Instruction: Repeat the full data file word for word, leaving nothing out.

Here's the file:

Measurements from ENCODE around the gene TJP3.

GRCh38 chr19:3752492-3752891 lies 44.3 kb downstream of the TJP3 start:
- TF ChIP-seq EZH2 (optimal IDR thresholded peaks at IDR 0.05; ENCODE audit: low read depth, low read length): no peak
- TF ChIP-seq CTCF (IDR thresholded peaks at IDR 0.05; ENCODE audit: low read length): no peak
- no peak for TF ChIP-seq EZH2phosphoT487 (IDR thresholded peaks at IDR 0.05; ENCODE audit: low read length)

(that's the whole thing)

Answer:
Measurements from ENCODE around the gene TJP3.

GRCh38 chr19:3752492-3752891 lies 44.3 kb downstream of the TJP3 start:
- TF ChIP-seq EZH2 (optimal IDR thresholded peaks at IDR 0.05; ENCODE audit: low read depth, low read length): no peak
- TF ChIP-seq CTCF (IDR thresholded peaks at IDR 0.05; ENCODE audit: low read length): no peak
- no peak for TF ChIP-seq EZH2phosphoT487 (IDR thresholded peaks at IDR 0.05; ENCODE audit: low read length)